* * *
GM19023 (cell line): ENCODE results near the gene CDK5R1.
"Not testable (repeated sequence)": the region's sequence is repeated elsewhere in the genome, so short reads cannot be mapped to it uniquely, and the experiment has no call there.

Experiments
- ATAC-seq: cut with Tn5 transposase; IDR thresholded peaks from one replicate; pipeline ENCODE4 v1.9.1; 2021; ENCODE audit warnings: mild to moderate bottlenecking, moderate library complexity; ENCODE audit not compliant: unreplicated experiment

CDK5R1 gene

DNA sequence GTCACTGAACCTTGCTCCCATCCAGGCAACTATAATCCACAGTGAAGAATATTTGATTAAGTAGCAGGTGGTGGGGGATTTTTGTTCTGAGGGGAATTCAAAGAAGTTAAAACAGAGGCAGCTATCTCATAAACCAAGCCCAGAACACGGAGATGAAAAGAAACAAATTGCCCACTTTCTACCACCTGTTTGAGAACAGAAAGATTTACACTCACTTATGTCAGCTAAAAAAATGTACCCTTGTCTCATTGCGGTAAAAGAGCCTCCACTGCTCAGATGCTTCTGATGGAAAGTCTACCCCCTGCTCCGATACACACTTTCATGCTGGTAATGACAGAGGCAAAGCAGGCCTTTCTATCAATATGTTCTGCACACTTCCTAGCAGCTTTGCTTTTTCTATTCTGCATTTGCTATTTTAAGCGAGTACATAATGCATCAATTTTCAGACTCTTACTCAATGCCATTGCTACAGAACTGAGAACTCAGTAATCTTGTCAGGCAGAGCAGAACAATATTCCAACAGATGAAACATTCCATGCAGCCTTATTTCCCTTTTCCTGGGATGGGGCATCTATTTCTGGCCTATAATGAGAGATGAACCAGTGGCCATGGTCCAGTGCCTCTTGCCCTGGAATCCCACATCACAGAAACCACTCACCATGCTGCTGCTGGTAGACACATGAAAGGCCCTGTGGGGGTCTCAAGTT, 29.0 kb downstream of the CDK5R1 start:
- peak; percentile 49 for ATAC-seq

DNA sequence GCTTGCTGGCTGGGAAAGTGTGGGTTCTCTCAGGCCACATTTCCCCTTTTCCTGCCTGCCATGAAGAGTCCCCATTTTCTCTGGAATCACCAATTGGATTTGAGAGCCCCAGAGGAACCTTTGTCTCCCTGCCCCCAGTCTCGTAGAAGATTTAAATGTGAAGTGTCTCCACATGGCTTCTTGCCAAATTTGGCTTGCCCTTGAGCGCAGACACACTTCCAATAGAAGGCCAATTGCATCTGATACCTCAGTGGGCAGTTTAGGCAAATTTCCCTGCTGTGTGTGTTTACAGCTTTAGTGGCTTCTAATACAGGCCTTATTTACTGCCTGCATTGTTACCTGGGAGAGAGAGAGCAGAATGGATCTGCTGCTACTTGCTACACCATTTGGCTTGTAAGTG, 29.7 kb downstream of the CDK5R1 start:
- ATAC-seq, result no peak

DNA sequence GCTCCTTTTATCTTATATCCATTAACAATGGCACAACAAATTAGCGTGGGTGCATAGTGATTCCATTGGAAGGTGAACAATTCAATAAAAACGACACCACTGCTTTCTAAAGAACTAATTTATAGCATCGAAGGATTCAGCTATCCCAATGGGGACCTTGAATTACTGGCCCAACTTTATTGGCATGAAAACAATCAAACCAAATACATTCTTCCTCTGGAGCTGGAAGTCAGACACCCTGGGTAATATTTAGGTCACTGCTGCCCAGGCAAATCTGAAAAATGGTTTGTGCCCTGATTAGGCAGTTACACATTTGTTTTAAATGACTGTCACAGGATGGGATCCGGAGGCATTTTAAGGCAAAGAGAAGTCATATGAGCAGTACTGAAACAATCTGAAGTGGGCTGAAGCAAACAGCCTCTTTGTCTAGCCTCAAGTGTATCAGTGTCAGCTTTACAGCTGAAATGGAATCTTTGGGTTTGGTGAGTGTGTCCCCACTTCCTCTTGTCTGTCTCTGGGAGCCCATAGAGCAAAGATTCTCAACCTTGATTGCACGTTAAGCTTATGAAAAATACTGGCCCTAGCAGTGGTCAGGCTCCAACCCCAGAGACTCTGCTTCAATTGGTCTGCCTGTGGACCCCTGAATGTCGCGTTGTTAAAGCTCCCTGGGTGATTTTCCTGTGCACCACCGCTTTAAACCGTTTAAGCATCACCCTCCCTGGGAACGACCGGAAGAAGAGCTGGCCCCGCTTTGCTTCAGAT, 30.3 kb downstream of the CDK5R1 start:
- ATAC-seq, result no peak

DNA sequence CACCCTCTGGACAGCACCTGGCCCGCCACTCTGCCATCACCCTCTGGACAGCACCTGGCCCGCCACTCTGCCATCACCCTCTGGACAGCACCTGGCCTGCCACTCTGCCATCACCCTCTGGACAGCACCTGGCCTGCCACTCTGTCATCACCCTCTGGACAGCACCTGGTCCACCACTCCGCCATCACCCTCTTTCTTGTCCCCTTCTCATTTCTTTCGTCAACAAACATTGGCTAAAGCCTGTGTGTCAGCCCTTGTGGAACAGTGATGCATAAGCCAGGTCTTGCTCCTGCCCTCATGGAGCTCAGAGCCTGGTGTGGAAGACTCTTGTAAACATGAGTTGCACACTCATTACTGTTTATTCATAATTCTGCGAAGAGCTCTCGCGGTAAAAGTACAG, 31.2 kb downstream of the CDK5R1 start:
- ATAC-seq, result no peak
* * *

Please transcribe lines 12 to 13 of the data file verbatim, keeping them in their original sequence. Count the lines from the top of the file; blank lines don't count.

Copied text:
DNA sequence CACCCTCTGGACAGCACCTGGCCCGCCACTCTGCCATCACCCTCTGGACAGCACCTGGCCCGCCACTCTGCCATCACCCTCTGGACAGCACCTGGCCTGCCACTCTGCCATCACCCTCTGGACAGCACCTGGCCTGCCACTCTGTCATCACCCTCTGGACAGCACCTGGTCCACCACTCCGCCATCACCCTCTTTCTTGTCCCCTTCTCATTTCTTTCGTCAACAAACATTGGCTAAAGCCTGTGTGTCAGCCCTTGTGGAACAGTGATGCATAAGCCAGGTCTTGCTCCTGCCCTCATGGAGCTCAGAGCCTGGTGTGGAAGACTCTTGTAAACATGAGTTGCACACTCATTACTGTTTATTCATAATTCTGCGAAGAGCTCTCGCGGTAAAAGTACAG, 31.2 kb downstream of the CDK5R1 start:
- ATAC-seq, result no peak